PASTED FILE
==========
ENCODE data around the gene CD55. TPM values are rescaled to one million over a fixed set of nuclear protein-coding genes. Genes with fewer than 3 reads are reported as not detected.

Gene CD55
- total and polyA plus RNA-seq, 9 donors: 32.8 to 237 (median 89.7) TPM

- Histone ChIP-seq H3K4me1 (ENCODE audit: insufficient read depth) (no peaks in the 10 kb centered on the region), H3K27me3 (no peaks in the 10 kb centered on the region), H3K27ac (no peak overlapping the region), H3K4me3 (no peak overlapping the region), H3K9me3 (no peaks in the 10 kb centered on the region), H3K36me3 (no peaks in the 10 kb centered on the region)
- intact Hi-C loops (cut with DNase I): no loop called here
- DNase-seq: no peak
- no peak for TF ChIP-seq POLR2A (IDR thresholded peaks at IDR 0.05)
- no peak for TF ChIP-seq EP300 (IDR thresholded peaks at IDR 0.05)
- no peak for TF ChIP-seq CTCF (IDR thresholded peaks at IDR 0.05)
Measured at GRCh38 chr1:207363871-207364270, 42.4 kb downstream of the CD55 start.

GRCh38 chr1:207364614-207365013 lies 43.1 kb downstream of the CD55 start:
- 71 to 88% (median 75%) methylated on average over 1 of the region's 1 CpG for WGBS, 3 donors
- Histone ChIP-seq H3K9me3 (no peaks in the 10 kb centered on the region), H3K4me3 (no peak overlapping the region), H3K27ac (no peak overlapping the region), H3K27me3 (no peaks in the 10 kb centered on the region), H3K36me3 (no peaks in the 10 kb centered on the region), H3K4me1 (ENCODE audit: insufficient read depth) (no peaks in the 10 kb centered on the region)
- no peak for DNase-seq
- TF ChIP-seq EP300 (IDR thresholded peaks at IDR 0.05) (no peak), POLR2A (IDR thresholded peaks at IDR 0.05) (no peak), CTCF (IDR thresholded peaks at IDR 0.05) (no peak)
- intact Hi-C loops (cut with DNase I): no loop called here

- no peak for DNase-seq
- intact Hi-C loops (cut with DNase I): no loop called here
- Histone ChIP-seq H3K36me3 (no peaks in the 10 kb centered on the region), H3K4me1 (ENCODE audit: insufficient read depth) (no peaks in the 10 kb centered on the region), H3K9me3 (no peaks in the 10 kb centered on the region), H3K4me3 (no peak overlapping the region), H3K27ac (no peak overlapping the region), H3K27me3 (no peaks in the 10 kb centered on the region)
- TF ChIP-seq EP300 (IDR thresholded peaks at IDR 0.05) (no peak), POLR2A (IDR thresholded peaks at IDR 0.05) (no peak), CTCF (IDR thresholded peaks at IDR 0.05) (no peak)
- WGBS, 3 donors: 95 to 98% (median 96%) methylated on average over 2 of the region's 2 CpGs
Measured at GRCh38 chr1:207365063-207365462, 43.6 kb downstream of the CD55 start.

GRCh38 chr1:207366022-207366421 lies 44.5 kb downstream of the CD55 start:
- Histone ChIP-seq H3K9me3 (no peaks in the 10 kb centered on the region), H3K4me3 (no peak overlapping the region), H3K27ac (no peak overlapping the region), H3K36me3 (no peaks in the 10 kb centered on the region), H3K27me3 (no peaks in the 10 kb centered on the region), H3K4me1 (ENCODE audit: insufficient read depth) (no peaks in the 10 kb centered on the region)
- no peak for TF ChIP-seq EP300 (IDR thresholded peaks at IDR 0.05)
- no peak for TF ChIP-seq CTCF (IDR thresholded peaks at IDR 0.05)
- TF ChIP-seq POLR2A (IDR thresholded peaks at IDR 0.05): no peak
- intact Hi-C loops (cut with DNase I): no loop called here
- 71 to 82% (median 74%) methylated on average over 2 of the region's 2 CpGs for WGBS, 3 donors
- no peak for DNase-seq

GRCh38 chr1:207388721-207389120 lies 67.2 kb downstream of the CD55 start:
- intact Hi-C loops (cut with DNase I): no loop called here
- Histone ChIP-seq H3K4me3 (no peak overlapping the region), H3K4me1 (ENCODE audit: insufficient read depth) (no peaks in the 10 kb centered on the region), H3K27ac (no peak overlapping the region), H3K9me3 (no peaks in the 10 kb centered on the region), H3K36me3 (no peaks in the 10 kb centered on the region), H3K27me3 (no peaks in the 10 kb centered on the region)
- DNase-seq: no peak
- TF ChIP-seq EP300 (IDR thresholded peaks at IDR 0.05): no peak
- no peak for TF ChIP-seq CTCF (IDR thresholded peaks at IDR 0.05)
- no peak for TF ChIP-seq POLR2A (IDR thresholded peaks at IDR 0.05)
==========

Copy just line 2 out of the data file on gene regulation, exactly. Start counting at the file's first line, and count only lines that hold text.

Gene CD55